I. Nineveh will be _____ (2:1-13)
II. _____ to Nineveh (3:1-19)
How does Nahum apply to my life in 2023?
1. Pray for God’s _____ and be people of _____.
2. _____ ourselves and repent.
3. T_____ the next generation about the Lord.
- Read Nahum 2. How does God mock Nineveh in this chapter (v. 1,
11)? What does this teach us about God’s power?
- In Nahum 2:13 God declares, “I am against you.” What is the result
of God being against them (see the rest of the verse)?
- In the sermon we talked about the danger of unchecked pride and
human autonomy. How was Nineveh proud? How was Jerusalem
proud? In what ways do you struggle with pride? The antidote to pride
is found in 1 Peter 5:5-6. How will you apply these verses this week?
- Daniel Timmer says, “Nahum 2 focuses on the Lord’s commitment
to eliminate a very visible incarnation of evil from the ancient Near
East. The fact that Nahum delivered his oracles prior to the fall of
Nineveh is a powerful reminder that believers can have confidence
that in due time God himself will deal with evil in general, with their
persecutors in particular, and indeed with the Devil himself” (read
Rev. 20:10). Do you have confidence that justice will be satisfied?
Why or why not?
- Read Nahum 3. In verse 1 we see reasons why the Lord destroyed
Nineveh. What are the reasons?
- Verses 8-11 can be confusing. Daniel Timmer explains this historical
“The taunt (vv. 8–11) compares Nineveh to the Egyptian city of
Thebes, which Assyria had conquered in 663 BC as punishment for
Egypt’s decision to stop fulfilling its duties as a vassal state. Thebes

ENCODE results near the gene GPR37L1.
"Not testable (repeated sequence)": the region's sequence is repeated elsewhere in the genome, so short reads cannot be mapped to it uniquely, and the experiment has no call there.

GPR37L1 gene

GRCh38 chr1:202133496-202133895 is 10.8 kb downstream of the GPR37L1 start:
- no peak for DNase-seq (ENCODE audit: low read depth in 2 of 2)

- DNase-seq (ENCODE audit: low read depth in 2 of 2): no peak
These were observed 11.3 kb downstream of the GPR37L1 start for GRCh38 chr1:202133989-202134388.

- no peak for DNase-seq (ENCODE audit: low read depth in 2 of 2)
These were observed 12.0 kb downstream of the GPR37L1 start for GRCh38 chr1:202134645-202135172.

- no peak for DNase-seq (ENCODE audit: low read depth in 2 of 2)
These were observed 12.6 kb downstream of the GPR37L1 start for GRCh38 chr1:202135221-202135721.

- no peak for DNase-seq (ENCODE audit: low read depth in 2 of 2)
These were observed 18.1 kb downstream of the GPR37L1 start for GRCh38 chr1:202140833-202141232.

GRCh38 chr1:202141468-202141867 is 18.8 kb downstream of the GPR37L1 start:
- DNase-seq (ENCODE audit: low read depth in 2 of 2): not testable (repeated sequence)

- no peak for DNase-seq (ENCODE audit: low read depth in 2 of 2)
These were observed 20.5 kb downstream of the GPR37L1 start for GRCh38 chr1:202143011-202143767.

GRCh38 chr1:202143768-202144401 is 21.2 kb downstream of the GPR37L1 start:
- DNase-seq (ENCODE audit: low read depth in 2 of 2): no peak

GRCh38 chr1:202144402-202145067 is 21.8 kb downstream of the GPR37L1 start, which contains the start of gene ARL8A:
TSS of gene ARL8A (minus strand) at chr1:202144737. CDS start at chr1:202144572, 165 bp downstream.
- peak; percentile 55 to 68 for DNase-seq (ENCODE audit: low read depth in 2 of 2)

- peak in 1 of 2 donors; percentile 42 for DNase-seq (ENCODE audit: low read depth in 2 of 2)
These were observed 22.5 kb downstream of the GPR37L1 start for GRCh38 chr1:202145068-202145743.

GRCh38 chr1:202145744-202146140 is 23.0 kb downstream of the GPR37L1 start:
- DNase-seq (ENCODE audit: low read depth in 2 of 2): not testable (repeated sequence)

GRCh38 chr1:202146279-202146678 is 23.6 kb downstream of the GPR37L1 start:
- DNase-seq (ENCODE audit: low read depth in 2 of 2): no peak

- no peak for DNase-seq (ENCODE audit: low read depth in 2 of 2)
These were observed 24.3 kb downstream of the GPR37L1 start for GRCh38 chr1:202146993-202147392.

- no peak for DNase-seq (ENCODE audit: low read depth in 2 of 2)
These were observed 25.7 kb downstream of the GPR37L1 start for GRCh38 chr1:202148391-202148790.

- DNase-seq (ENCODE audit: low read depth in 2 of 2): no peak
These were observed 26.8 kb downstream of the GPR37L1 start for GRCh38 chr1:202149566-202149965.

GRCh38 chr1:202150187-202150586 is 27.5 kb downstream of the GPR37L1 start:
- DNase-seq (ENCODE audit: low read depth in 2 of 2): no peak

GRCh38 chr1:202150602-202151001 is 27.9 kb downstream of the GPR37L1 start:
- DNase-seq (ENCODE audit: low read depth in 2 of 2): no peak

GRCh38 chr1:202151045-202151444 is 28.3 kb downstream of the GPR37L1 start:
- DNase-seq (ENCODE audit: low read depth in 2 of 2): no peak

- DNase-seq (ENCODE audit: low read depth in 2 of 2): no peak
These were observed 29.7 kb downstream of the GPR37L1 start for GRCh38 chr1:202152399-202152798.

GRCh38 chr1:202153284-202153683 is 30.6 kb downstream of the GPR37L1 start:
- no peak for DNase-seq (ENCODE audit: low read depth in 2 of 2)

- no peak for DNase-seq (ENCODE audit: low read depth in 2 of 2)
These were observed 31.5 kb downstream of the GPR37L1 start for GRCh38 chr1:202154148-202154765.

was hundreds of miles south of Egypt’s northeast border and so was
presumed to be safe from an Assyrian threat. The description of
Thebes as surrounded by water is probably meant to parallel
Nineveh’s water defenses (moats, etc.) even though the Nile, which
ran through the center of Thebes, would have done little to protect
the city from an attack. Although there was no wall surrounding
Thebes, many of its royal temples were surrounded by sizable walls,
which are compared to immense water defenses in verse 8. In addition to its safe location and defensive features, Thebes (as part of Egypt) could also have drawn on the military support of its numerous allies: “Cush . . . Put and the Libyans” (v. 9). Despite these advantages, Thebes fell to Assyria and suffered the shame and violence that came with defeat: citizens taken into exile, children slaughtered, men sold into slavery or taken as captives of war (v. 10). Applying the picture of violent defeat to Nineveh, verse 11 focuses on its drunkenness (implying it has drunk deeply from the cup of the Lord’s wrath; read Isa. 49:26; Jer. 49:12) and its vain effort to escape capture and destruction by attempting to hide from its attackers. Thus, the surprising fall of a large city apparently far from danger, deep within an empire, with numerous allies and significant defenses, provides Nahum with an example that he applies to Nineveh, which despite its even more impressive defenses will also fall. The point of the comparison in Nahum 3:8 is not that Thebes had superior defenses (it did not) but that the final condition of Nineveh will be no better than that of Thebes (“Are you better than Thebes . . . ?” can also be translated “Will it go better for you than it did for Thebes?”).
- How do you see God’s justice satisfied in Nahum 3? How does this give you confidence that God’s justice will be satisfied today?
- How are you bringing the gospel into your world? Judgment is coming for all people. As Nineveh fell, then Jerusalem just 26 years later, we need to know that judgment is coming. What steps will you take to bring the gospel into dark places this week?
- Do you pray for justice? When you have opportunity do you practice justice? Read Micah 6:8. What does the Lord want us to do?
- Read Psalm 78:4. What does this verse instruct us to do? What are ways you are teaching the younger generation about the Lord?